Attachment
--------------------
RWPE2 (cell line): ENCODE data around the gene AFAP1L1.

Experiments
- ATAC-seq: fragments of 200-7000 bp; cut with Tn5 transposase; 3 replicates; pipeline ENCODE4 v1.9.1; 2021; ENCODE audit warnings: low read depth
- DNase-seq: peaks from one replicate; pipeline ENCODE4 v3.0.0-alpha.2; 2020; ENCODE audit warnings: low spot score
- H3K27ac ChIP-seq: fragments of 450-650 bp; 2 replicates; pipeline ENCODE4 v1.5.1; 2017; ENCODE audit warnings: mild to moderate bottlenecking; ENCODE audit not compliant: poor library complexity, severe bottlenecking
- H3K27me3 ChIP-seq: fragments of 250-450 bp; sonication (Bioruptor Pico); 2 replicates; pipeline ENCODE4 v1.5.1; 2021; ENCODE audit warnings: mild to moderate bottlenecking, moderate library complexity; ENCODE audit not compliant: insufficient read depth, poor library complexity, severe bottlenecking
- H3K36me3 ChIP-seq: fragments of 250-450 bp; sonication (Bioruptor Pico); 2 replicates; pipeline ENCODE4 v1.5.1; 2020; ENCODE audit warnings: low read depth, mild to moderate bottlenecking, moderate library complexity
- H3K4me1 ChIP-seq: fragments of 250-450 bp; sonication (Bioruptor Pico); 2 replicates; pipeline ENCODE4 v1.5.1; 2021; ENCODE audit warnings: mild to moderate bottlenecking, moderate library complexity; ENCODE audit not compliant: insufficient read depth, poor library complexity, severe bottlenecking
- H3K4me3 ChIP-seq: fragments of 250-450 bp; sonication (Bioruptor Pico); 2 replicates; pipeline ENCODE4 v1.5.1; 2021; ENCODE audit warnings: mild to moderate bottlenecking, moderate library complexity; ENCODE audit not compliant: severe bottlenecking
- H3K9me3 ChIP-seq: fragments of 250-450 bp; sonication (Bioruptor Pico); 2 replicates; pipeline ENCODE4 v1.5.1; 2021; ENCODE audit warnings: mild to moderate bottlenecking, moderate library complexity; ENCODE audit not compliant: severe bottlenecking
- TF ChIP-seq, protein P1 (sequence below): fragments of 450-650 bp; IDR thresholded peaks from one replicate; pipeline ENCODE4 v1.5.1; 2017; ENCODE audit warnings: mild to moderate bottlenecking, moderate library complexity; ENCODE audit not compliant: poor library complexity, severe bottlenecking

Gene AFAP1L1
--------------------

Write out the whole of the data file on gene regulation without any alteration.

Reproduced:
RWPE2 (cell line): ENCODE data around the gene AFAP1L1.

Experiments
- ATAC-seq: fragments of 200-7000 bp; cut with Tn5 transposase; 3 replicates; pipeline ENCODE4 v1.9.1; 2021; ENCODE audit warnings: low read depth
- DNase-seq: peaks from one replicate; pipeline ENCODE4 v3.0.0-alpha.2; 2020; ENCODE audit warnings: low spot score
- H3K27ac ChIP-seq: fragments of 450-650 bp; 2 replicates; pipeline ENCODE4 v1.5.1; 2017; ENCODE audit warnings: mild to moderate bottlenecking; ENCODE audit not compliant: poor library complexity, severe bottlenecking
- H3K27me3 ChIP-seq: fragments of 250-450 bp; sonication (Bioruptor Pico); 2 replicates; pipeline ENCODE4 v1.5.1; 2021; ENCODE audit warnings: mild to moderate bottlenecking, moderate library complexity; ENCODE audit not compliant: insufficient read depth, poor library complexity, severe bottlenecking
- H3K36me3 ChIP-seq: fragments of 250-450 bp; sonication (Bioruptor Pico); 2 replicates; pipeline ENCODE4 v1.5.1; 2020; ENCODE audit warnings: low read depth, mild to moderate bottlenecking, moderate library complexity
- H3K4me1 ChIP-seq: fragments of 250-450 bp; sonication (Bioruptor Pico); 2 replicates; pipeline ENCODE4 v1.5.1; 2021; ENCODE audit warnings: mild to moderate bottlenecking, moderate library complexity; ENCODE audit not compliant: insufficient read depth, poor library complexity, severe bottlenecking
- H3K4me3 ChIP-seq: fragments of 250-450 bp; sonication (Bioruptor Pico); 2 replicates; pipeline ENCODE4 v1.5.1; 2021; ENCODE audit warnings: mild to moderate bottlenecking, moderate library complexity; ENCODE audit not compliant: severe bottlenecking
- H3K9me3 ChIP-seq: fragments of 250-450 bp; sonication (Bioruptor Pico); 2 replicates; pipeline ENCODE4 v1.5.1; 2021; ENCODE audit warnings: mild to moderate bottlenecking, moderate library complexity; ENCODE audit not compliant: severe bottlenecking
- TF ChIP-seq, protein P1 (sequence below): fragments of 450-650 bp; IDR thresholded peaks from one replicate; pipeline ENCODE4 v1.5.1; 2017; ENCODE audit warnings: mild to moderate bottlenecking, moderate library complexity; ENCODE audit not compliant: poor library complexity, severe bottlenecking

Gene AFAP1L1